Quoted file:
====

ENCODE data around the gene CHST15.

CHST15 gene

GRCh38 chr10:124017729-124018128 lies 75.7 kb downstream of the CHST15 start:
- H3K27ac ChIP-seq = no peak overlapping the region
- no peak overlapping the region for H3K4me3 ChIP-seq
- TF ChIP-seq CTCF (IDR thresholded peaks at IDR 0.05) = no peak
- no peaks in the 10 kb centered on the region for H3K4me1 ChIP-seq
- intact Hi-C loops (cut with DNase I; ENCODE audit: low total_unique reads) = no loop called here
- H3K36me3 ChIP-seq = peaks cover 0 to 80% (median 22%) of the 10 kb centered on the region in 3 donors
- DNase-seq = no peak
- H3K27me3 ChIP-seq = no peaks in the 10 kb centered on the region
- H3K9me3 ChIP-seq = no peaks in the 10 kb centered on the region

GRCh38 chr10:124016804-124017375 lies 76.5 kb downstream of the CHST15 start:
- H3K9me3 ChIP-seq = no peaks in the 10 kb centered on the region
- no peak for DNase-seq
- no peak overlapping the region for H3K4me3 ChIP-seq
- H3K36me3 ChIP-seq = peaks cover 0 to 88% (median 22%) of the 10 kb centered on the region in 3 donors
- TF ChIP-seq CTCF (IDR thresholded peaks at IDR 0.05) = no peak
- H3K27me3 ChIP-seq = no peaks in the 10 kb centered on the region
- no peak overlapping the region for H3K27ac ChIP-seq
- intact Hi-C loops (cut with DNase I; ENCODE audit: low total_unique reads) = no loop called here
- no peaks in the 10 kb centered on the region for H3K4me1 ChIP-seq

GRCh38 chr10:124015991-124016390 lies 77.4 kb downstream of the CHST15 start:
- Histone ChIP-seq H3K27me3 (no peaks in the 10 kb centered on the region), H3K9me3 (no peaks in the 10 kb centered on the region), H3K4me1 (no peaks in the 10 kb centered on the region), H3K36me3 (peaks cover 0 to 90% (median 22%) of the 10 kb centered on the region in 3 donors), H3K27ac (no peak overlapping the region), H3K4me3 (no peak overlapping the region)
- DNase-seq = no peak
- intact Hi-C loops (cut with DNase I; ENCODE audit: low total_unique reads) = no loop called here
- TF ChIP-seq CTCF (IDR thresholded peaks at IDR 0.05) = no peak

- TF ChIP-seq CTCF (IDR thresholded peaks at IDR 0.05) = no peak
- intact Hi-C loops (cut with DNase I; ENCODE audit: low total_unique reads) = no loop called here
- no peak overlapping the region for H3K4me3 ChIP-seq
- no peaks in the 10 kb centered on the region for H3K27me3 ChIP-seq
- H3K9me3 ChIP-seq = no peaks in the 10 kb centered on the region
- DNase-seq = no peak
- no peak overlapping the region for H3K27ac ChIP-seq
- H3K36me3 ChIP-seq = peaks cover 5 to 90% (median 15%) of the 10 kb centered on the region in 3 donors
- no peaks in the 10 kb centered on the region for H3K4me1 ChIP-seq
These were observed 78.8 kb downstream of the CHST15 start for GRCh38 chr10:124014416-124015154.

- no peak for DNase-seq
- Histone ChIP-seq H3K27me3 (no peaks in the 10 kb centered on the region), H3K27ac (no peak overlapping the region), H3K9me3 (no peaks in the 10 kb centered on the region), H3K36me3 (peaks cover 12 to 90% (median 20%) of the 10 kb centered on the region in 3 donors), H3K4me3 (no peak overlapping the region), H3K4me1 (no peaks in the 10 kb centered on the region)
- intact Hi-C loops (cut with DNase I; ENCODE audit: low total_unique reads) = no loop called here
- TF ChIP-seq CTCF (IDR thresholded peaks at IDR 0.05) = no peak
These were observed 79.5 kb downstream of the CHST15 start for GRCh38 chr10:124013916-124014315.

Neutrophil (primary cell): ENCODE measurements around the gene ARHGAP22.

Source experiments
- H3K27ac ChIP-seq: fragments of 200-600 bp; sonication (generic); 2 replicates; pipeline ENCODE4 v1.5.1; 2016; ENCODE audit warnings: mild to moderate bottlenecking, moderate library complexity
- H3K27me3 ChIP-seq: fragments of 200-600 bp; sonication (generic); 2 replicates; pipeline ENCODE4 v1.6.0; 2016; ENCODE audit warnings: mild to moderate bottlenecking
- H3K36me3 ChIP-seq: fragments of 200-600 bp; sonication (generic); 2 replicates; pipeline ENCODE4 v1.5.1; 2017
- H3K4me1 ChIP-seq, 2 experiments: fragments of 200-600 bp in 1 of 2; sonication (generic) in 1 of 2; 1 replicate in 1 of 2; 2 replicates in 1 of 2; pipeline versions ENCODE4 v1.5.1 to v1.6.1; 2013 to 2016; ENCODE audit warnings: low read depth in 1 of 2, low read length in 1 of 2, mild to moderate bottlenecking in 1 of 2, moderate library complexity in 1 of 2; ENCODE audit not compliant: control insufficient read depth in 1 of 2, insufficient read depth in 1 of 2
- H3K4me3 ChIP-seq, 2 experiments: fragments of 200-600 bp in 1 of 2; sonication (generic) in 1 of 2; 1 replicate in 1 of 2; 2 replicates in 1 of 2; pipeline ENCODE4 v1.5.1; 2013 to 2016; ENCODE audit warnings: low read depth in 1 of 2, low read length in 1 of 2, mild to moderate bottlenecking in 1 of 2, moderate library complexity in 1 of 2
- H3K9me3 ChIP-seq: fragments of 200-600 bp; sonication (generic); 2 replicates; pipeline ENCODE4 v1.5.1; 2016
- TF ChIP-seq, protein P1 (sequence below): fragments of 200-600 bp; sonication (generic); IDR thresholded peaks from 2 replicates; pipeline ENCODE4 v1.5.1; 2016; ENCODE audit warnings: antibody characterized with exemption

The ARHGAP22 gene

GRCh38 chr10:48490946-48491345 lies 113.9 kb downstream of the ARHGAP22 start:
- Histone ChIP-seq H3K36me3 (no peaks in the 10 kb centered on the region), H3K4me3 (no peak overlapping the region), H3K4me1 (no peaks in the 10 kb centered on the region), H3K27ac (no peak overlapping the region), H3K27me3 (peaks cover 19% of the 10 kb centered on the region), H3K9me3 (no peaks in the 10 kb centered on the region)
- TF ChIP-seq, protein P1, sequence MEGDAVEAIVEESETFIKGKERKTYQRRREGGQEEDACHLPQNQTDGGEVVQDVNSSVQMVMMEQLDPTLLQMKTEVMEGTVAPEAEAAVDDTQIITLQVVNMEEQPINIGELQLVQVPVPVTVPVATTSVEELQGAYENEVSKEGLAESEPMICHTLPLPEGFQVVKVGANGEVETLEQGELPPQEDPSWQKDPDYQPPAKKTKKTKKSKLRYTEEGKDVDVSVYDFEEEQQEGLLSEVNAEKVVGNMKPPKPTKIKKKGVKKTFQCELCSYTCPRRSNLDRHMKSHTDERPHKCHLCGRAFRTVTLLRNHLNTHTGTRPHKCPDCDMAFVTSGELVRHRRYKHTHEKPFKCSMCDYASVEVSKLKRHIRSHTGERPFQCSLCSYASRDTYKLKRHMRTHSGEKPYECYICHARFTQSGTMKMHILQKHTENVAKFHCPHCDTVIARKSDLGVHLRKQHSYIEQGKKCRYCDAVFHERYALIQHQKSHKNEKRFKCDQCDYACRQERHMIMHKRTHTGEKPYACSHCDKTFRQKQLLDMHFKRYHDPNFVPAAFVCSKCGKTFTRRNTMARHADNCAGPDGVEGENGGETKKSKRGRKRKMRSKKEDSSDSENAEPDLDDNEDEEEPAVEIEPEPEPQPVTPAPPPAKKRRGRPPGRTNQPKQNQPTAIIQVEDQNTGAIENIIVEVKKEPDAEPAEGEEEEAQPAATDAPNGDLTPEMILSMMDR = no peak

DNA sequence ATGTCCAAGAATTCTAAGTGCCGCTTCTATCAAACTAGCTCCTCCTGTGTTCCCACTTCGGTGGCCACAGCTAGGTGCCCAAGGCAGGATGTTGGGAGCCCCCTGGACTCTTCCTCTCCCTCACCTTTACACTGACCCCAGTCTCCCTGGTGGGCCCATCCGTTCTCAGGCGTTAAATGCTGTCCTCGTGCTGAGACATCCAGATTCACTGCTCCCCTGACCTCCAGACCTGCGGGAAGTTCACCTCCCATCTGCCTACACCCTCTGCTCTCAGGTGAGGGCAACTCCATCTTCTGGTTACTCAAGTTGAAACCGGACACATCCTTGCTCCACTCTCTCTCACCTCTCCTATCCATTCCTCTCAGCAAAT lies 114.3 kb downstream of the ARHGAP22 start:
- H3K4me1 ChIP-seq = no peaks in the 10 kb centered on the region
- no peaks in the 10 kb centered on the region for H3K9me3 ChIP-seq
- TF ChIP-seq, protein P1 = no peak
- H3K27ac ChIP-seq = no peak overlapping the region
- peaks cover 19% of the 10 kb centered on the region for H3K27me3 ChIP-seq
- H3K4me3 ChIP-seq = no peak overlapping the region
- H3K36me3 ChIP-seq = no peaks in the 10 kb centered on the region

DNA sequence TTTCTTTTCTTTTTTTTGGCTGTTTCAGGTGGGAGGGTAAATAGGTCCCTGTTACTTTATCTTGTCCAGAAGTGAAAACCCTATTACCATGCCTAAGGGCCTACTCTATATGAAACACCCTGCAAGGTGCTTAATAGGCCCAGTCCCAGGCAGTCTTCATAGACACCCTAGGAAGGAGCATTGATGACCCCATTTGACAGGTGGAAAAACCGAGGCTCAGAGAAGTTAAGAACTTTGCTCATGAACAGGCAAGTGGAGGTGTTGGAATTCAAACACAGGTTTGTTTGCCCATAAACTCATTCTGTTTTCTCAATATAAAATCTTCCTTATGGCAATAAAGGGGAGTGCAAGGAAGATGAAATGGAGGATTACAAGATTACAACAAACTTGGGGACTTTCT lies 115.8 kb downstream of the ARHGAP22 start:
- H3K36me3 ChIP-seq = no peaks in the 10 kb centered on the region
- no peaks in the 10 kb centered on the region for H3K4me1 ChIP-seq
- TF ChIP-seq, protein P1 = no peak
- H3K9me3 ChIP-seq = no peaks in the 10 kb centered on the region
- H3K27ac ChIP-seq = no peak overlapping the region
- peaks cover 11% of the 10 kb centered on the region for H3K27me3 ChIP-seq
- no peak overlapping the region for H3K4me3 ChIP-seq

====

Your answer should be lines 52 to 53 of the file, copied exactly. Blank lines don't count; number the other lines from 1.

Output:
The ARHGAP22 gene

GRCh38 chr10:48490946-48491345 lies 113.9 kb downstream of the ARHGAP22 start: